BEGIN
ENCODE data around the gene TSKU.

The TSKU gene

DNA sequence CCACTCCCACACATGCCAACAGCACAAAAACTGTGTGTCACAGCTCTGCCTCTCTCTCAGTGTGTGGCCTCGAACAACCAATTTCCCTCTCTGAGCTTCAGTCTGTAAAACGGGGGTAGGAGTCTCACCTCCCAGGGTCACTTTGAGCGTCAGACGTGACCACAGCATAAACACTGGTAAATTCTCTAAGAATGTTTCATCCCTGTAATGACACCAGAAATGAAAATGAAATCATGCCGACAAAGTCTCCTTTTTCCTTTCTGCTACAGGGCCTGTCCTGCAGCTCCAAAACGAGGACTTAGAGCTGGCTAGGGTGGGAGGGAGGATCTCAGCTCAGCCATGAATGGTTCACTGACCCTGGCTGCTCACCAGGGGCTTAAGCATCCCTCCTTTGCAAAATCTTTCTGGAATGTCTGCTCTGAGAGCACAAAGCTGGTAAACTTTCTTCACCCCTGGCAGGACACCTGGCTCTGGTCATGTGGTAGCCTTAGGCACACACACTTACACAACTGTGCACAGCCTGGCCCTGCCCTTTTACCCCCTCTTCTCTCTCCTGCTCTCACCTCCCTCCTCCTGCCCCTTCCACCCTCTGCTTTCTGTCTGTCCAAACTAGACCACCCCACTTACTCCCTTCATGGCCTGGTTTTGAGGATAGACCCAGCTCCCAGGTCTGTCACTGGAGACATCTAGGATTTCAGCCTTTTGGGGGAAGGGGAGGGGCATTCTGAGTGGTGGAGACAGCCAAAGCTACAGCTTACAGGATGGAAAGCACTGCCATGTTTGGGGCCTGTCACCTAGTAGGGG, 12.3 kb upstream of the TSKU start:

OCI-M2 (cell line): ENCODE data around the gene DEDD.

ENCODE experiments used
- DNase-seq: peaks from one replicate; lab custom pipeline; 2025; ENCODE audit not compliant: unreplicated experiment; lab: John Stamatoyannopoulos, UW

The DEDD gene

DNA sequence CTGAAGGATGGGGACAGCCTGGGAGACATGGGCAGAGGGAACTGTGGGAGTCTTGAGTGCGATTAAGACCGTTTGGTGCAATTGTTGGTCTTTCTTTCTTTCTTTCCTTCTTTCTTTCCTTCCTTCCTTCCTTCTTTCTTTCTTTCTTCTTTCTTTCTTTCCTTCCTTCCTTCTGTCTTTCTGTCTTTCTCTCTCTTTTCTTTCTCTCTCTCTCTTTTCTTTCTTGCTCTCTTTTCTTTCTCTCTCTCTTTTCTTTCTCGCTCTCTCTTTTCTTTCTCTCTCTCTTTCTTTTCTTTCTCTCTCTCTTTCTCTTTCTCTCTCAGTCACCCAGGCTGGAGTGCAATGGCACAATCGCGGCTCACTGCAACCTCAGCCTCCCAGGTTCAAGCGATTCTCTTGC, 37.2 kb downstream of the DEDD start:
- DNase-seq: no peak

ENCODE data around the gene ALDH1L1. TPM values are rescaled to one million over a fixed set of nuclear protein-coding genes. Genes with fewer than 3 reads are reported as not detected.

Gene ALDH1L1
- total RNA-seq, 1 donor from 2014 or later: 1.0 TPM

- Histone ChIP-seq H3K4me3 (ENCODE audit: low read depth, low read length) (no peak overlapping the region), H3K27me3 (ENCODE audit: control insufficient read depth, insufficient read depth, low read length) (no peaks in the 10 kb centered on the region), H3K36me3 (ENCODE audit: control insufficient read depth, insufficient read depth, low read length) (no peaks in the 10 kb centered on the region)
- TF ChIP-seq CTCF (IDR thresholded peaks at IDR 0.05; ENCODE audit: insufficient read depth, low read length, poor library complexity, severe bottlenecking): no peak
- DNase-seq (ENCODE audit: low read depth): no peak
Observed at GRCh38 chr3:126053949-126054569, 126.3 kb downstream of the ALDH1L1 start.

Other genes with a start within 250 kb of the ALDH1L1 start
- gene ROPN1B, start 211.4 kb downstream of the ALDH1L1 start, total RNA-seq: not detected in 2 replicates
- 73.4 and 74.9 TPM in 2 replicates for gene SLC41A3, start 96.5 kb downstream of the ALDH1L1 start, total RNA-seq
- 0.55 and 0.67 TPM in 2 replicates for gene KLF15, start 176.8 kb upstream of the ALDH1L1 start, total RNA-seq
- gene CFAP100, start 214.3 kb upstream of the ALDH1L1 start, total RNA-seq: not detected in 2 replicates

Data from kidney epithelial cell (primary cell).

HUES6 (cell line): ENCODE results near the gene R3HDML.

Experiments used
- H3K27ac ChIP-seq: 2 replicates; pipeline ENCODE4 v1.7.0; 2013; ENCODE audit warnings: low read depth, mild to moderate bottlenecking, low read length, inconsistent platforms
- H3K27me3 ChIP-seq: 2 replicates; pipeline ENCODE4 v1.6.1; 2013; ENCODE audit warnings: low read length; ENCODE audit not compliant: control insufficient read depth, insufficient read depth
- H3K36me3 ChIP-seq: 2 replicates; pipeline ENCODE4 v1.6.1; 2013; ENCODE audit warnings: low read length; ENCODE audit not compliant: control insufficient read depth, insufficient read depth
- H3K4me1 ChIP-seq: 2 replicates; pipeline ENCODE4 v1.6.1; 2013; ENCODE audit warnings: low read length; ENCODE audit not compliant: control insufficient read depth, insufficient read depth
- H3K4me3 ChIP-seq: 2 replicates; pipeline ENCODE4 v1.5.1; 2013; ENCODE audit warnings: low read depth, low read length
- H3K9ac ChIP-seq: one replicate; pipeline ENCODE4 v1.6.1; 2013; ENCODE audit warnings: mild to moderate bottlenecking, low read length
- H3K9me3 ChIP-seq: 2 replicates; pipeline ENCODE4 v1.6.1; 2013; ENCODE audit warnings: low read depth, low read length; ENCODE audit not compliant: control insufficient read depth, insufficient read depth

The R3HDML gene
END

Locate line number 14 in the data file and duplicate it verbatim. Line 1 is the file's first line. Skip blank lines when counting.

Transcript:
- TF ChIP-seq CTCF (IDR thresholded peaks at IDR 0.05; ENCODE audit: insufficient read depth, low read length, poor library complexity, severe bottlenecking): no peak